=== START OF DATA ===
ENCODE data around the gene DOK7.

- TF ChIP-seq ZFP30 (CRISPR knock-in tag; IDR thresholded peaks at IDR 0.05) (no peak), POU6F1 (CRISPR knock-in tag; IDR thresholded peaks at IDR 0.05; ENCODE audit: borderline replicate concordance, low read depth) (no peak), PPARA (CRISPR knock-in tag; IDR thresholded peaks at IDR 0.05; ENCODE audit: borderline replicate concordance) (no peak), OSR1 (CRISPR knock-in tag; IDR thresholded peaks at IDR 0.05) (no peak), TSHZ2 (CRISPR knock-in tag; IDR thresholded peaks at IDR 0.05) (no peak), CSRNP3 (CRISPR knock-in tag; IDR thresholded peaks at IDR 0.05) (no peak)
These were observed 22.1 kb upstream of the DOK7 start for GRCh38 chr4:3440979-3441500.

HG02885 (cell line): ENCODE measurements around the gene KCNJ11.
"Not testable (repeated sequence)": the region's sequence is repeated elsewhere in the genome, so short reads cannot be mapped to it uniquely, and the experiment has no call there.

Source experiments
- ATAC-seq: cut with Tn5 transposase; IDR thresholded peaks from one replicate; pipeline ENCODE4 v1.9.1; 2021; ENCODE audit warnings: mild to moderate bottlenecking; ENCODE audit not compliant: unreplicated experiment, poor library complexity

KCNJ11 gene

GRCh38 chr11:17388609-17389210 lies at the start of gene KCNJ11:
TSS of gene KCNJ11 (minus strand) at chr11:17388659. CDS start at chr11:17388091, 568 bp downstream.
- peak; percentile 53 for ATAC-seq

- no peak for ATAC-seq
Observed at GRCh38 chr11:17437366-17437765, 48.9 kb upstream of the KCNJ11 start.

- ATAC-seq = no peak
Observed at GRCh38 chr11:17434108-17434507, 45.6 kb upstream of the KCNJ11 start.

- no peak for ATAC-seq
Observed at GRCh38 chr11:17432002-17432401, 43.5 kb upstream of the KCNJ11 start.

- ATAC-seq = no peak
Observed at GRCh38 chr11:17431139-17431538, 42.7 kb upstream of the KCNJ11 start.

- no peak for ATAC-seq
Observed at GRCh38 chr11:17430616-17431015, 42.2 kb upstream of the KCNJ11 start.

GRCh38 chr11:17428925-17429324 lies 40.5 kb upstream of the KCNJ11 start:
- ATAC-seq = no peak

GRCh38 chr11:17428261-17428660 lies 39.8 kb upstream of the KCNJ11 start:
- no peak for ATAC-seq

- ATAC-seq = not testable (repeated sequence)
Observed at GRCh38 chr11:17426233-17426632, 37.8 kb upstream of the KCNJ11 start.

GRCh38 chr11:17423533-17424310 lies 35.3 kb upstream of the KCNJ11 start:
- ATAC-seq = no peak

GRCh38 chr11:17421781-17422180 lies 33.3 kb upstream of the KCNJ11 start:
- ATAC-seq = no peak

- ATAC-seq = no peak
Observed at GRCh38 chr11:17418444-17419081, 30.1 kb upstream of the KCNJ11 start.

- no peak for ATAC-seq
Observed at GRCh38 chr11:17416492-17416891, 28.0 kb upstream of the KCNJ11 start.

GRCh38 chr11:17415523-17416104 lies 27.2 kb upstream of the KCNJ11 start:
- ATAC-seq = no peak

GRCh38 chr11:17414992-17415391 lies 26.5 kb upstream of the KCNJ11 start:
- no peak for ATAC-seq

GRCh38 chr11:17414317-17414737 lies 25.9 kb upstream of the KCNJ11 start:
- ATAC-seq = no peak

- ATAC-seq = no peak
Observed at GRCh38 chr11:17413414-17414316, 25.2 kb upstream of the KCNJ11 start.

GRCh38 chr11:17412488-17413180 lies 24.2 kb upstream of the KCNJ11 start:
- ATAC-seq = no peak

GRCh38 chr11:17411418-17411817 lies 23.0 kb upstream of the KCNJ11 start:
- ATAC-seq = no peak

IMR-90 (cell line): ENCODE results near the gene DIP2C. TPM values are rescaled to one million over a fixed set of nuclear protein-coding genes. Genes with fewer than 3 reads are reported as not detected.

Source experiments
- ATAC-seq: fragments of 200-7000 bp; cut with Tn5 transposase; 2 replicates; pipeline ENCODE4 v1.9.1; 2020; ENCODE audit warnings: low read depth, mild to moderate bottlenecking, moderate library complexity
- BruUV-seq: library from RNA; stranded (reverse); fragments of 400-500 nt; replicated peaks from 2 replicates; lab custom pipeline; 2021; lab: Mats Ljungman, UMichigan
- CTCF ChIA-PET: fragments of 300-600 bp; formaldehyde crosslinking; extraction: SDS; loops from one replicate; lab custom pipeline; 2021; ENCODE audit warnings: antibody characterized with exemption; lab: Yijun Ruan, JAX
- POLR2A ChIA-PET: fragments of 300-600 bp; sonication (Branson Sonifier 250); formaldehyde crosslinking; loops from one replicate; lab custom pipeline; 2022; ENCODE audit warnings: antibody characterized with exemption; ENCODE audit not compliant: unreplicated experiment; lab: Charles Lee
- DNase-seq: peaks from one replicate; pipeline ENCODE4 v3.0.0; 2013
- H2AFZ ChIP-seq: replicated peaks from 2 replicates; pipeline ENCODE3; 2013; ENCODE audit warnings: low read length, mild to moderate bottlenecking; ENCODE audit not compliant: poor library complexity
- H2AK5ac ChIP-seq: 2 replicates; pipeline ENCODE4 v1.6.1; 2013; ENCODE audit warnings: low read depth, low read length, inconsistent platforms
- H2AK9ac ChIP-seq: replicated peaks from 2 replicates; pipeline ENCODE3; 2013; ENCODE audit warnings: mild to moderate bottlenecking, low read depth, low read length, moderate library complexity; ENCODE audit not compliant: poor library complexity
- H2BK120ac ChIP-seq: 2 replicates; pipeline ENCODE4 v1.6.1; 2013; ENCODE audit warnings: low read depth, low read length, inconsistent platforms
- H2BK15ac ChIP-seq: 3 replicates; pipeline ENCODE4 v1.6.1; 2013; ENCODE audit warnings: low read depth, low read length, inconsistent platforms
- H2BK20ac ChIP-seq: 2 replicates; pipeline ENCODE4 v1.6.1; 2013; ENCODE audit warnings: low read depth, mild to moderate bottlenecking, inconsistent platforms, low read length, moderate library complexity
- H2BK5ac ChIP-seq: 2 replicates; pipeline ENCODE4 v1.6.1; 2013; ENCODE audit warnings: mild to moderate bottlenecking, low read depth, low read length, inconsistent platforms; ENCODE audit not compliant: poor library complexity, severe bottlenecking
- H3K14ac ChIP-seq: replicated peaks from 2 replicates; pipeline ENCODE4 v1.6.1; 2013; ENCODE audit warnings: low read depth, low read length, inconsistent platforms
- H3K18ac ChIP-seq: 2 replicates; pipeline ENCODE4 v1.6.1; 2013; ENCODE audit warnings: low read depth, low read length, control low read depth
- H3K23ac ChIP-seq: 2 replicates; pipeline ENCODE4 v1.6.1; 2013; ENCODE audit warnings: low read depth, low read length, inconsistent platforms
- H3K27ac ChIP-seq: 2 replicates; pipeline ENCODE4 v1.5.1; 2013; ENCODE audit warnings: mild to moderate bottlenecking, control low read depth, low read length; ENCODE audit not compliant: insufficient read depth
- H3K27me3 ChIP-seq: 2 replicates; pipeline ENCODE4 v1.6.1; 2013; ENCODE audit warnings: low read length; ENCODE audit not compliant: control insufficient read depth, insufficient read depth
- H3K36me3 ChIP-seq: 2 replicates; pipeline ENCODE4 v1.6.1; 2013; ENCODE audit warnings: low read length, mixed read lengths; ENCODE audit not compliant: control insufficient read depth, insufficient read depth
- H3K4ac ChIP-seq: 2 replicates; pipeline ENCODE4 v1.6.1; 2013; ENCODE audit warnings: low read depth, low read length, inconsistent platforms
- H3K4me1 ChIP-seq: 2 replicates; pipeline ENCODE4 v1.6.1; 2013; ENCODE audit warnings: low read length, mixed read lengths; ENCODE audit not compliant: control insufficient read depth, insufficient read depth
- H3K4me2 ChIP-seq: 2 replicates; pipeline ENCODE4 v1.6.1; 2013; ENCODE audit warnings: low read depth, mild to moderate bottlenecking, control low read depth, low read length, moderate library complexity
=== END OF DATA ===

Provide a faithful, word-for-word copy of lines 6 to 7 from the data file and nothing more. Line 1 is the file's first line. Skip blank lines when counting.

Source experiments
- ATAC-seq: cut with Tn5 transposase; IDR thresholded peaks from one replicate; pipeline ENCODE4 v1.9.1; 2021; ENCODE audit warnings: mild to moderate bottlenecking; ENCODE audit not compliant: unreplicated experiment, poor library complexity